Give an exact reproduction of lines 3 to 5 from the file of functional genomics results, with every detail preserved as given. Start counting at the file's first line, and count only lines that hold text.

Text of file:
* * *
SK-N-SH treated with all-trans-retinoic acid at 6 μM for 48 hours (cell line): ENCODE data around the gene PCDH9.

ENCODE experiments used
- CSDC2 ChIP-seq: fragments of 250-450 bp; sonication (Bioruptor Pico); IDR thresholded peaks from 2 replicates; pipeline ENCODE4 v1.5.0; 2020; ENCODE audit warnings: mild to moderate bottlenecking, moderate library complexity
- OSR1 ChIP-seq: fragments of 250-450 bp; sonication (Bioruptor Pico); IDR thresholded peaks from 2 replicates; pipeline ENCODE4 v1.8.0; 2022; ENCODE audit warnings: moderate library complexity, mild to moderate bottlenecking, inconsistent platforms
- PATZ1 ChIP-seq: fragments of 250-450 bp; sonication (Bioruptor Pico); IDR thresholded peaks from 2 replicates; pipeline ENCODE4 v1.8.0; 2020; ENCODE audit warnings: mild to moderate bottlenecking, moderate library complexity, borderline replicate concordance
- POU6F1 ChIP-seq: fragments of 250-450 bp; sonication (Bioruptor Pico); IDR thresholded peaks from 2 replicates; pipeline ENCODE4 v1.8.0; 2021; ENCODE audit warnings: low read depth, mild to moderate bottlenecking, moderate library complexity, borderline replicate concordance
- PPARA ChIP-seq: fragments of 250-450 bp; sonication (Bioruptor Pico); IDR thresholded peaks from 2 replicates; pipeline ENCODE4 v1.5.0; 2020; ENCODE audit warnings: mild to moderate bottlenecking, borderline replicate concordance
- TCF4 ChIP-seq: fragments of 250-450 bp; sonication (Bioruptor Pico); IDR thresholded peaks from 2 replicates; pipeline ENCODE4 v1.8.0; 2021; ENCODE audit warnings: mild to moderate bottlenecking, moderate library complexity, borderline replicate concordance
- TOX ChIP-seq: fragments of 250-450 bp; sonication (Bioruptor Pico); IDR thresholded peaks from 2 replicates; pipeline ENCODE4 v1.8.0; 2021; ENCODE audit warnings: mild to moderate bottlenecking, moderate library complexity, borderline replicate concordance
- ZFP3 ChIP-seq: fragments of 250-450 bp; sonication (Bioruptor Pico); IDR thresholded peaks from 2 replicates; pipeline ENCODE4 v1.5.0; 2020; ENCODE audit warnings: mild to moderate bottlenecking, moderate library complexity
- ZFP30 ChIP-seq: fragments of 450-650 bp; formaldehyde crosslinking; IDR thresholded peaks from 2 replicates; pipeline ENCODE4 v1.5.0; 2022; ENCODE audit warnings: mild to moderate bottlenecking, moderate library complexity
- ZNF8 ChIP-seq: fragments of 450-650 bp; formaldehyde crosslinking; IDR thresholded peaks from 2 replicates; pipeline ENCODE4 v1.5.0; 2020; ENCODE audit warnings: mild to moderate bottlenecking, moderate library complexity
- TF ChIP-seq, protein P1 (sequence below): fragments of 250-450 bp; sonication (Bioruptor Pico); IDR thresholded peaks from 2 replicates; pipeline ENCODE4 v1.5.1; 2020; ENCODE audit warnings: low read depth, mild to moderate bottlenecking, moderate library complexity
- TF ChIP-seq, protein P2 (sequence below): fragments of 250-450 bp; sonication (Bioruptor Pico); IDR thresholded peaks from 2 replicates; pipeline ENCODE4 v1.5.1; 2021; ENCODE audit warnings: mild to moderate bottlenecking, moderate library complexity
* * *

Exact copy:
- CSDC2 ChIP-seq: fragments of 250-450 bp; sonication (Bioruptor Pico); IDR thresholded peaks from 2 replicates; pipeline ENCODE4 v1.5.0; 2020; ENCODE audit warnings: mild to moderate bottlenecking, moderate library complexity
- OSR1 ChIP-seq: fragments of 250-450 bp; sonication (Bioruptor Pico); IDR thresholded peaks from 2 replicates; pipeline ENCODE4 v1.8.0; 2022; ENCODE audit warnings: moderate library complexity, mild to moderate bottlenecking, inconsistent platforms
- PATZ1 ChIP-seq: fragments of 250-450 bp; sonication (Bioruptor Pico); IDR thresholded peaks from 2 replicates; pipeline ENCODE4 v1.8.0; 2020; ENCODE audit warnings: mild to moderate bottlenecking, moderate library complexity, borderline replicate concordance